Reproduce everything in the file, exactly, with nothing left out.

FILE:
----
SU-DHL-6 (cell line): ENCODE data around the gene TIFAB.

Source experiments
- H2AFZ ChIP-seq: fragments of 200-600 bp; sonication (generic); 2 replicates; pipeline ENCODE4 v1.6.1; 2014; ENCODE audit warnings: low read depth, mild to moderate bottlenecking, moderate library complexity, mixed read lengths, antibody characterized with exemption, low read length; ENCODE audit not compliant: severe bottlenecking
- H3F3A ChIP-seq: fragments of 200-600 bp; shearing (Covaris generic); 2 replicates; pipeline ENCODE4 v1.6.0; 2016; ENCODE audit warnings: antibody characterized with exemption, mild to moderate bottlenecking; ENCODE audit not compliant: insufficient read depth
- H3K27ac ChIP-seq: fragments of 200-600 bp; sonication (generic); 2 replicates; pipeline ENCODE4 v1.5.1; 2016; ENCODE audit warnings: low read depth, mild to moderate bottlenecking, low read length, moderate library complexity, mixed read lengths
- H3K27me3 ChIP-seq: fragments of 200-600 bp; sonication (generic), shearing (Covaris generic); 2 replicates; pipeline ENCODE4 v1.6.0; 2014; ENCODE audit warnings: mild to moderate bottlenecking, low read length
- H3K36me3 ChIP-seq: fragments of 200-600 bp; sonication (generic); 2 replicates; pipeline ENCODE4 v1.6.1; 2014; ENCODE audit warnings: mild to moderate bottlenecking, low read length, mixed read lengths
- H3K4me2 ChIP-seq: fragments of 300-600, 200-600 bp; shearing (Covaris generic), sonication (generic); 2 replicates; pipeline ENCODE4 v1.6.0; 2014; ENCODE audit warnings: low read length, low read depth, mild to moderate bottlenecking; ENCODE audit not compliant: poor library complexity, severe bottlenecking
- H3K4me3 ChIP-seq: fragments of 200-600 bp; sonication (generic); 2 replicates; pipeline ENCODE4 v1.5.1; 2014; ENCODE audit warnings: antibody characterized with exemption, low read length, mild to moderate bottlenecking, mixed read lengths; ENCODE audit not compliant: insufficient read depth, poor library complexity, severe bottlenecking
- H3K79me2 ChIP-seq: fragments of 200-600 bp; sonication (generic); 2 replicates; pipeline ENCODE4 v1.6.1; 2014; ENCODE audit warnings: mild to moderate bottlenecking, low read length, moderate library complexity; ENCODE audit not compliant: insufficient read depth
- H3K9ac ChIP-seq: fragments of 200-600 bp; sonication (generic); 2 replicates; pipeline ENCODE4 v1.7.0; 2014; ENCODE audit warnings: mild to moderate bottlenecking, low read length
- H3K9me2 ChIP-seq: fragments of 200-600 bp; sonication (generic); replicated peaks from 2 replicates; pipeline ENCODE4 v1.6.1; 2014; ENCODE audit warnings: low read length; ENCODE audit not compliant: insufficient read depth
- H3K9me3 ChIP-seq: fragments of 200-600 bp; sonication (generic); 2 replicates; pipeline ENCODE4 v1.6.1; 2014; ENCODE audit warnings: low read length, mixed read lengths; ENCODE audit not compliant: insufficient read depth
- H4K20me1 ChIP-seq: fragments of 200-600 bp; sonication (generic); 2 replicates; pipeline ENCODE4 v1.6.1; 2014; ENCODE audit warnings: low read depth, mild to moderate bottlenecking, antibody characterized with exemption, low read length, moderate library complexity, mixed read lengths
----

SU-DHL-6 (cell line): ENCODE data around the gene TIFAB.

Source experiments
- H2AFZ ChIP-seq: fragments of 200-600 bp; sonication (generic); 2 replicates; pipeline ENCODE4 v1.6.1; 2014; ENCODE audit warnings: low read depth, mild to moderate bottlenecking, moderate library complexity, mixed read lengths, antibody characterized with exemption, low read length; ENCODE audit not compliant: severe bottlenecking
- H3F3A ChIP-seq: fragments of 200-600 bp; shearing (Covaris generic); 2 replicates; pipeline ENCODE4 v1.6.0; 2016; ENCODE audit warnings: antibody characterized with exemption, mild to moderate bottlenecking; ENCODE audit not compliant: insufficient read depth
- H3K27ac ChIP-seq: fragments of 200-600 bp; sonication (generic); 2 replicates; pipeline ENCODE4 v1.5.1; 2016; ENCODE audit warnings: low read depth, mild to moderate bottlenecking, low read length, moderate library complexity, mixed read lengths
- H3K27me3 ChIP-seq: fragments of 200-600 bp; sonication (generic), shearing (Covaris generic); 2 replicates; pipeline ENCODE4 v1.6.0; 2014; ENCODE audit warnings: mild to moderate bottlenecking, low read length
- H3K36me3 ChIP-seq: fragments of 200-600 bp; sonication (generic); 2 replicates; pipeline ENCODE4 v1.6.1; 2014; ENCODE audit warnings: mild to moderate bottlenecking, low read length, mixed read lengths
- H3K4me2 ChIP-seq: fragments of 300-600, 200-600 bp; shearing (Covaris generic), sonication (generic); 2 replicates; pipeline ENCODE4 v1.6.0; 2014; ENCODE audit warnings: low read length, low read depth, mild to moderate bottlenecking; ENCODE audit not compliant: poor library complexity, severe bottlenecking
- H3K4me3 ChIP-seq: fragments of 200-600 bp; sonication (generic); 2 replicates; pipeline ENCODE4 v1.5.1; 2014; ENCODE audit warnings: antibody characterized with exemption, low read length, mild to moderate bottlenecking, mixed read lengths; ENCODE audit not compliant: insufficient read depth, poor library complexity, severe bottlenecking
- H3K79me2 ChIP-seq: fragments of 200-600 bp; sonication (generic); 2 replicates; pipeline ENCODE4 v1.6.1; 2014; ENCODE audit warnings: mild to moderate bottlenecking, low read length, moderate library complexity; ENCODE audit not compliant: insufficient read depth
- H3K9ac ChIP-seq: fragments of 200-600 bp; sonication (generic); 2 replicates; pipeline ENCODE4 v1.7.0; 2014; ENCODE audit warnings: mild to moderate bottlenecking, low read length
- H3K9me2 ChIP-seq: fragments of 200-600 bp; sonication (generic); replicated peaks from 2 replicates; pipeline ENCODE4 v1.6.1; 2014; ENCODE audit warnings: low read length; ENCODE audit not compliant: insufficient read depth
- H3K9me3 ChIP-seq: fragments of 200-600 bp; sonication (generic); 2 replicates; pipeline ENCODE4 v1.6.1; 2014; ENCODE audit warnings: low read length, mixed read lengths; ENCODE audit not compliant: insufficient read depth
- H4K20me1 ChIP-seq: fragments of 200-600 bp; sonication (generic); 2 replicates; pipeline ENCODE4 v1.6.1; 2014; ENCODE audit warnings: low read depth, mild to moderate bottlenecking, antibody characterized with exemption, low read length, moderate library complexity, mixed read lengths